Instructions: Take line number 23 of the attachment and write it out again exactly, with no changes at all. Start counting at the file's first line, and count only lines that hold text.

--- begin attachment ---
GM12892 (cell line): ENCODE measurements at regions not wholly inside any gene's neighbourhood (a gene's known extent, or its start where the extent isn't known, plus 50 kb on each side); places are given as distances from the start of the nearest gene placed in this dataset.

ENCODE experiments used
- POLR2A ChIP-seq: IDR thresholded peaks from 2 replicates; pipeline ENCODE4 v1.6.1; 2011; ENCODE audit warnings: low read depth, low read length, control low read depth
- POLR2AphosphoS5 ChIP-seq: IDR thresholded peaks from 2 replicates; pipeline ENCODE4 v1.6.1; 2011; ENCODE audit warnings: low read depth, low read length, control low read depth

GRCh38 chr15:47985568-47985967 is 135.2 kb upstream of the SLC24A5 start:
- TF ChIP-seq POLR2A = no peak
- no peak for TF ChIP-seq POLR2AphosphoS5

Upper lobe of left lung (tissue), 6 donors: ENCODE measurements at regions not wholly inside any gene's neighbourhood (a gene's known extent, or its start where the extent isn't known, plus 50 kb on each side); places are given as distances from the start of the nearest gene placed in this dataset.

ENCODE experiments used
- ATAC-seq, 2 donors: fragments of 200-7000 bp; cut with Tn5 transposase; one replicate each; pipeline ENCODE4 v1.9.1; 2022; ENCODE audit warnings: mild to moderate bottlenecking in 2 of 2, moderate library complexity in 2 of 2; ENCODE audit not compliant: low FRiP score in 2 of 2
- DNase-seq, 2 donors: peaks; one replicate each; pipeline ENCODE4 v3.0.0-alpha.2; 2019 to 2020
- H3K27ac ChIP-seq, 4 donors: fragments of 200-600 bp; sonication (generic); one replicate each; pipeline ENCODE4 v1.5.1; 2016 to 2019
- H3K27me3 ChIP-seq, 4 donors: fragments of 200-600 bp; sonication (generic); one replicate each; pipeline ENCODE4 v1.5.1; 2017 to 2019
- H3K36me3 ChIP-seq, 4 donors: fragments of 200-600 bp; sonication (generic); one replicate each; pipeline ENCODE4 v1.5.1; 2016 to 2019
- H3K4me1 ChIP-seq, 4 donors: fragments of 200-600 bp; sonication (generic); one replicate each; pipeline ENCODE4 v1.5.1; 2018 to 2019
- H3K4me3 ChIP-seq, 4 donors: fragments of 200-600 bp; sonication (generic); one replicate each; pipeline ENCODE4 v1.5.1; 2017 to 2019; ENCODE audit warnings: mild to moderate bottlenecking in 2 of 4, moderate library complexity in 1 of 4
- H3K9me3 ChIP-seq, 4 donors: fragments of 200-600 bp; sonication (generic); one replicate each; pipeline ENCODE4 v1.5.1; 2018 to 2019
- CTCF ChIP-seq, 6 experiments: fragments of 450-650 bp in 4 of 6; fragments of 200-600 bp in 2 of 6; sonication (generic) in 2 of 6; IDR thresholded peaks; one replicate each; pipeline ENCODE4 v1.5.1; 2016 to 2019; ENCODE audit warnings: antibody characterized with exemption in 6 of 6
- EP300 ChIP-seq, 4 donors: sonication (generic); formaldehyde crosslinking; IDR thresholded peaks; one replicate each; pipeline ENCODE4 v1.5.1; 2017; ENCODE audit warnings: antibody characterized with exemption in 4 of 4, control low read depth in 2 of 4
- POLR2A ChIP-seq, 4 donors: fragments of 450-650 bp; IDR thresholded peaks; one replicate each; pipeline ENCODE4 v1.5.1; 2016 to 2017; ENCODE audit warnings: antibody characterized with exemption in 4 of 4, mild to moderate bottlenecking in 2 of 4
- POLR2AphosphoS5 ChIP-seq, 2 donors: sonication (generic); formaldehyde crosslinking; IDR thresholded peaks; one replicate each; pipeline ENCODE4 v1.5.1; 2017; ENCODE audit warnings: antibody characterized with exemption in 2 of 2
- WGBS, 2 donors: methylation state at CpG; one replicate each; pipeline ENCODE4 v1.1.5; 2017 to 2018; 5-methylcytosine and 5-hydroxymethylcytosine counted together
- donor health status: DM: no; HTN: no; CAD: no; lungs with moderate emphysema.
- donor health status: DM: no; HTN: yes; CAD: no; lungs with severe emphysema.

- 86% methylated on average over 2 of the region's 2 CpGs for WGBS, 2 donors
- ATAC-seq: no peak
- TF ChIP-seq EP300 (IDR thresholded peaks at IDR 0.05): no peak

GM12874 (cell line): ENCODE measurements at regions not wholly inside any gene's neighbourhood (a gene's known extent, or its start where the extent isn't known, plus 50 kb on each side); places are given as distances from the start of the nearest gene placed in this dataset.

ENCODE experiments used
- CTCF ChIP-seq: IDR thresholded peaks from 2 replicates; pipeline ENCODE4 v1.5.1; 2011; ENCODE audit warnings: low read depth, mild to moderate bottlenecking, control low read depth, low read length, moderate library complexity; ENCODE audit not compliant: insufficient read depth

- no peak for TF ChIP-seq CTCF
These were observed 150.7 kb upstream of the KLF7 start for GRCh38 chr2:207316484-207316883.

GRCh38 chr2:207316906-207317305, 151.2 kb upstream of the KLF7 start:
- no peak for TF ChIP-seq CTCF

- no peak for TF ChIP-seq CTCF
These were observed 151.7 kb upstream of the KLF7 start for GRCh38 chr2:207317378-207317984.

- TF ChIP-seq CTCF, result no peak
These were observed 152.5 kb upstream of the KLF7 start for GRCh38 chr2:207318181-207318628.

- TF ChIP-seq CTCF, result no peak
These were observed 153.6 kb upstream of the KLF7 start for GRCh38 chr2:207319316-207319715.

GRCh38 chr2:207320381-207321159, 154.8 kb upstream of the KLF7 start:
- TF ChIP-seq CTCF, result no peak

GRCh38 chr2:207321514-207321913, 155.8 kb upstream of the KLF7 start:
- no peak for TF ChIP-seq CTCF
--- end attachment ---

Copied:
- donor health status: DM: no; HTN: no; CAD: no; lungs with moderate emphysema.